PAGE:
The stimulus package and the informal economy

Harrison White

How the Cambodian Government’s anti-COVID-19 aid is looking for fiscal reform

As the Cambodian Government prepares, for the first time, to approve its emergency draft law, allowing Prime Minister Hun Sen to declare, if needed, a state of emergency across the Kingdom in response to the unfolding global COVID-19 pandemic.

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He stated this week: “I have been in power for 27 years since 1993 and I never thought I will have to use this kind of law. Now the situation in the country and countries around the world is bad because no country on earth could stop COVID-19.”

Policymakers are now having to switch their thinking from just implementing preventive COVID-19 health measures to also developing proactive economic measures that can last the potentially months-long lockdowns and extreme social distancing, measures that will, without doubt, cause havoc on not just Cambodia’s economy but also throughout the region and globe.

Predictions backed by a World Bank report released this week titled “East Asia and Pacific: Countries Must Act Now to Mitigate Economic Shock of COVID-19”, states Cambodia’s economic growth is expected to crash from 7 percent growth in 2019 to a predicted 2.5 percent on current baseline modelling or drop further to 1 percent on low line modelling this year before returning to a predicted growth recovery of 5.9 percent in 2021.

The Russian Market in Phnom Penh is deserted. KT/YESHI DEMA

A Kingdom built on SMEs

 

However, while this is good news for next year, many are asking what will become of the Kingdom’s small and medium enterprises (SMEs) over the coming year. As the majority of these businesses are family run and operate finances month to month and do not have access to the large amounts of reserve capital like large corporations. SMEs are businesses that are considered both the economic and societal backbone of the nation and need to still be standing when the COVID-19 pandemic is eventually resolved and life returns to normal.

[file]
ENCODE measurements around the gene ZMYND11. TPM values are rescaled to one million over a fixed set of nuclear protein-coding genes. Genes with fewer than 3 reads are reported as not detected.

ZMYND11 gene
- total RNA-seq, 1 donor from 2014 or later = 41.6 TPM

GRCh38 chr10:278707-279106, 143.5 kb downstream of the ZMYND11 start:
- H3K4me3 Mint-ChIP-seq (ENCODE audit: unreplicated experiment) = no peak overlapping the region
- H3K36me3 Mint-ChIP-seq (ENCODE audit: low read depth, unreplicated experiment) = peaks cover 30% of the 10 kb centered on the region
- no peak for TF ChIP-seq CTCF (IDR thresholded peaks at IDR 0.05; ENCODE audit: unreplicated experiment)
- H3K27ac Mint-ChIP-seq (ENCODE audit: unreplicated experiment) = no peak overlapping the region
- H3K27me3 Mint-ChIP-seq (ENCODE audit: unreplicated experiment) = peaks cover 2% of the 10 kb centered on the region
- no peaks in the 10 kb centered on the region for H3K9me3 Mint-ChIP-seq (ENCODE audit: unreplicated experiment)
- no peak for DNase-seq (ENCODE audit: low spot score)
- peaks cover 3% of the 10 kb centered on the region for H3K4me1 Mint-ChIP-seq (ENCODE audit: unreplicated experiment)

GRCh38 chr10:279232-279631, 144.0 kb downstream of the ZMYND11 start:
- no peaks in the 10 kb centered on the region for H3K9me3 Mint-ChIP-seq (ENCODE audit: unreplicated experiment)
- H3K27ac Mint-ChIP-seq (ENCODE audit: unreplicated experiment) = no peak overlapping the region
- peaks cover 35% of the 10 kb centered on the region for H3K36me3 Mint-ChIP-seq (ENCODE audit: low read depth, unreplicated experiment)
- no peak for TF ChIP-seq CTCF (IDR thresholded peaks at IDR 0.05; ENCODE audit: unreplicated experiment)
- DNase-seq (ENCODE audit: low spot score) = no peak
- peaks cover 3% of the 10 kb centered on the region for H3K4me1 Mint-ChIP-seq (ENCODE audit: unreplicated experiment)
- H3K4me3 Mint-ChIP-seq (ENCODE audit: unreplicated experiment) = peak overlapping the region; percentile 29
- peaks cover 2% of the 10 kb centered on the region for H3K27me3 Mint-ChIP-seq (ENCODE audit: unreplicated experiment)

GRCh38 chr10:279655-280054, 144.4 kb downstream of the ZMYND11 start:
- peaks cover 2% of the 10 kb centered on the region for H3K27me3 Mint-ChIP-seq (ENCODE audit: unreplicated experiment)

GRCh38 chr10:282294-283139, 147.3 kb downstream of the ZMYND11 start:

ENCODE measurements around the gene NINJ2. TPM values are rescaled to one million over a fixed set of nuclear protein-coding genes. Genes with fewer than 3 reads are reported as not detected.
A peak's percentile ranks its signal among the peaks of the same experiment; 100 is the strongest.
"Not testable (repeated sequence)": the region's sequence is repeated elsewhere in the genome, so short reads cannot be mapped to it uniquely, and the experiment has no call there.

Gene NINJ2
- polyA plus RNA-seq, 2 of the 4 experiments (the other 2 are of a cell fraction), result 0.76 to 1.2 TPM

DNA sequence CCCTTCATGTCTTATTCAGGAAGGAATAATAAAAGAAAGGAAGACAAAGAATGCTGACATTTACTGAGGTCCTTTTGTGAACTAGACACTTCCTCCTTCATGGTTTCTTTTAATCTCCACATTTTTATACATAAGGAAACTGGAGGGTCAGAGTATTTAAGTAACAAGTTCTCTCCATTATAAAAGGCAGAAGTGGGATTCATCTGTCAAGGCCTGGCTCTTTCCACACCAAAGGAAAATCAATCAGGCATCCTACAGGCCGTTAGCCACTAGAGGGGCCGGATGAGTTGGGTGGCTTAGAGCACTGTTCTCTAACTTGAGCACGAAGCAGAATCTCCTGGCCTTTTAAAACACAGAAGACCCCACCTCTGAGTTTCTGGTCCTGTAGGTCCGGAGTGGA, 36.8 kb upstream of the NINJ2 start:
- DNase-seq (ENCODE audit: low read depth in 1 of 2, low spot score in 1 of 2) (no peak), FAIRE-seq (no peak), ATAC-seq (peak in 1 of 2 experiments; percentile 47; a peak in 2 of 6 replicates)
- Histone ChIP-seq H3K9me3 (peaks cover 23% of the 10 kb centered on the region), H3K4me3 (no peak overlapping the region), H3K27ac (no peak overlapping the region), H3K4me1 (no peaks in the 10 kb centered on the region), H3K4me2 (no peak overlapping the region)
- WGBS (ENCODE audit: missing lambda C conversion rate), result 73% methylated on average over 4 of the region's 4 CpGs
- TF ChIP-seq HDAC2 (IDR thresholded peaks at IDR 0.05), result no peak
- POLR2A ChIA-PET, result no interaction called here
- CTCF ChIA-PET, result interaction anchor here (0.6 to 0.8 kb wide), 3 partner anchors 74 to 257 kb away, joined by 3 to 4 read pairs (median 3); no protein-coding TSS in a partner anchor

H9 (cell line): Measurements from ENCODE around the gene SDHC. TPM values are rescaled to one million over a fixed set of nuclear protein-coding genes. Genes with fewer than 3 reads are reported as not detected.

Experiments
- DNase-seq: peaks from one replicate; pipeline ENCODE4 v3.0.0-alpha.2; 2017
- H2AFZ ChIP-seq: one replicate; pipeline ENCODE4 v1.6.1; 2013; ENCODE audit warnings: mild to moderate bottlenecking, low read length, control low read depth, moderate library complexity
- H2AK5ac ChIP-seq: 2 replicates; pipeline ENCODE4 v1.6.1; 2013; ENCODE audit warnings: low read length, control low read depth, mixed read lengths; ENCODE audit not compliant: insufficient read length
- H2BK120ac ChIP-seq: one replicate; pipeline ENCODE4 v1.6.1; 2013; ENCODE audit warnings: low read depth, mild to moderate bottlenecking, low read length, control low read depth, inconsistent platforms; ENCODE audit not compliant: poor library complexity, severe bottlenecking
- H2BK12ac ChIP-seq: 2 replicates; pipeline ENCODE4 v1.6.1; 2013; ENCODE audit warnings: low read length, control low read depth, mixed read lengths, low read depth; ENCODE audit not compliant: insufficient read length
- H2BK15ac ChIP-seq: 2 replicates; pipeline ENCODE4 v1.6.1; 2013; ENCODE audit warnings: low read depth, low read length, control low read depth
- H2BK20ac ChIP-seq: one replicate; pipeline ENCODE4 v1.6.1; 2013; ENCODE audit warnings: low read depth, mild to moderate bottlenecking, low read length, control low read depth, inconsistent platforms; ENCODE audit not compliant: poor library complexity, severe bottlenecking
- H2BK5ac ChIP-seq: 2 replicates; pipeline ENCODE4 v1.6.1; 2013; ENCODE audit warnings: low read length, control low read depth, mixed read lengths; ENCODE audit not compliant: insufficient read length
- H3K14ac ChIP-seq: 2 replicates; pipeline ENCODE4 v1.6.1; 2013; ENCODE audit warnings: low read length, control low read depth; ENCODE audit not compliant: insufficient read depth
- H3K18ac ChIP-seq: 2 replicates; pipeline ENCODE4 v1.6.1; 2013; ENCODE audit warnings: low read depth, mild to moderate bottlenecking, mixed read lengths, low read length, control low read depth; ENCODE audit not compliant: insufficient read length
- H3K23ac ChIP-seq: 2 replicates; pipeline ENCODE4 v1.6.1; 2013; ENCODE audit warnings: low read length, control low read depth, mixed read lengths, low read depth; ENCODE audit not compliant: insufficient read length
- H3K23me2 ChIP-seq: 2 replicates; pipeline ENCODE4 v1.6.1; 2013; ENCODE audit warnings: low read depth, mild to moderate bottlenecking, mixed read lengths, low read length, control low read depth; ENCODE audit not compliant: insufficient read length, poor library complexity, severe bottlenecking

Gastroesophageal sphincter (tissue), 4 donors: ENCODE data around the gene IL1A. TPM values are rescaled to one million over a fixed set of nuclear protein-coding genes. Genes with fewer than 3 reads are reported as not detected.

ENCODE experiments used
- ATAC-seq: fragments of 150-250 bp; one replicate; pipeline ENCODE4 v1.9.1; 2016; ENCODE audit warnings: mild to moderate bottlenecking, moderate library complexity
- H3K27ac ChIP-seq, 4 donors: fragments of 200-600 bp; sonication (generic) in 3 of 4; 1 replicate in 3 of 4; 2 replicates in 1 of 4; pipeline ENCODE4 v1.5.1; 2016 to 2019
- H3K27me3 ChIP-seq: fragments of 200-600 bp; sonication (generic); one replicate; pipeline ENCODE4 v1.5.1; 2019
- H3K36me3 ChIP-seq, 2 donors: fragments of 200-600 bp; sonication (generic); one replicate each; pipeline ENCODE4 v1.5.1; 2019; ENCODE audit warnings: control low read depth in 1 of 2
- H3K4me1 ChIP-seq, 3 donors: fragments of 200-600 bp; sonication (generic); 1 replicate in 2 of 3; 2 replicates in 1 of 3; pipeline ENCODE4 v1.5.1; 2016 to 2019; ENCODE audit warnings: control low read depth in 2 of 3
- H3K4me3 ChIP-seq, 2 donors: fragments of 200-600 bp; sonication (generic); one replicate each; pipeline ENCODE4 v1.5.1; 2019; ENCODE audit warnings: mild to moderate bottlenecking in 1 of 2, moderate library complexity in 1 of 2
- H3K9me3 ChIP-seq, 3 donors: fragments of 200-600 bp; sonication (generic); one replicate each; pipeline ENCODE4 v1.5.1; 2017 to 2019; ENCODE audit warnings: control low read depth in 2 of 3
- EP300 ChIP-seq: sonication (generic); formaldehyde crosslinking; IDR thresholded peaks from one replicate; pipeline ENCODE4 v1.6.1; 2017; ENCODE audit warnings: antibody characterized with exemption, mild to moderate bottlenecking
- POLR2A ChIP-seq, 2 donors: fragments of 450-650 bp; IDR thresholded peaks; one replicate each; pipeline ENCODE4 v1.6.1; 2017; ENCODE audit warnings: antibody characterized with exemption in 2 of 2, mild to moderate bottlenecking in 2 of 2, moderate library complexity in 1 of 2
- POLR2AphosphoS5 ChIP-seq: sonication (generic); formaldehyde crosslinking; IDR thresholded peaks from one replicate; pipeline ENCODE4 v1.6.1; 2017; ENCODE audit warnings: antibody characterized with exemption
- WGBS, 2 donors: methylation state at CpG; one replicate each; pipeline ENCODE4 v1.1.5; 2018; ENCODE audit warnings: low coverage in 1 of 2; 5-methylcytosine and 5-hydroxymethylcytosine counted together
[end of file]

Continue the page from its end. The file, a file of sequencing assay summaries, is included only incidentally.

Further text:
SMEs are defined in Cambodia as any enterprise with between 10 to 100 employees and from $62,500 to under $1 million in turnover, a definition that encompasses the overwhelming majority of Cambodian businesses and the backbone of most emerging economies, with Cambodia no exception. Representing commercial traders, manufacturers, agriculture and the service industry – all businesses that dependent on open borders and a spending local and global economy. A sector according to the Ministry of Industry, Science, Technology and Innovation (formerly the Ministry of Industry and Handicraft), is vital to achieving the government’s ambition to attain upper-middle income status by 2030 and high income by 2050.

With the ministry estimating that of the 510,000 business in Cambodia last year, more than 90 per cent of them were SMEs contributing 32 percent to the country’s gross domestic product and employing 1.2 million people in the sector. Although, according to the ministry, only 5 percent of these businesses are formally registered, meaning the overwhelming proportion of SMEs operate within what is known as the “informal economy”.

Central Market’s main entrance. KT/Siv Channa

National response to pandemic

 

As like many other nations around the world at this time the Cambodian government has been discussing ways it can assist the Kingdom’s businesses and their employees to get through this period. In early March, Prime Minister Hun Sen announced he had allocated between $800 million to $2 billion to address the economic impacts of COVID-19, stating the lower end of the allocation would help deal with the economic slowdown over the next six months, while the $2 billion has been reserved if the outbreak lasts more than one year. “The government has allocated funds based on two scenarios of COVID-19,” Mr Hun Sen said. “There will be an $800 million package for a period of six months and a $2 billion package if the outbreak lasts a year and longer,” he added.

If we go on the assumption that this pandemic will last the remaining of 2020 and require the full $2 billion allocated, then relatively speaking for a nation with a population of about 16 million and an economy with a gross domestic product (GDP) of around $22 billion, the Cambodian Government’s COVID-19 stimulus package is at an approximate 10 percent ratio of stimulus to GDP. This is a ratio on par with other big sending Western nations like the United Kingdom (15 percent), the United States of America (10 percent), and Australia (9 percent), while far exceeding regional neighbours Thailand (3 percent) and the Philippines (1 percent).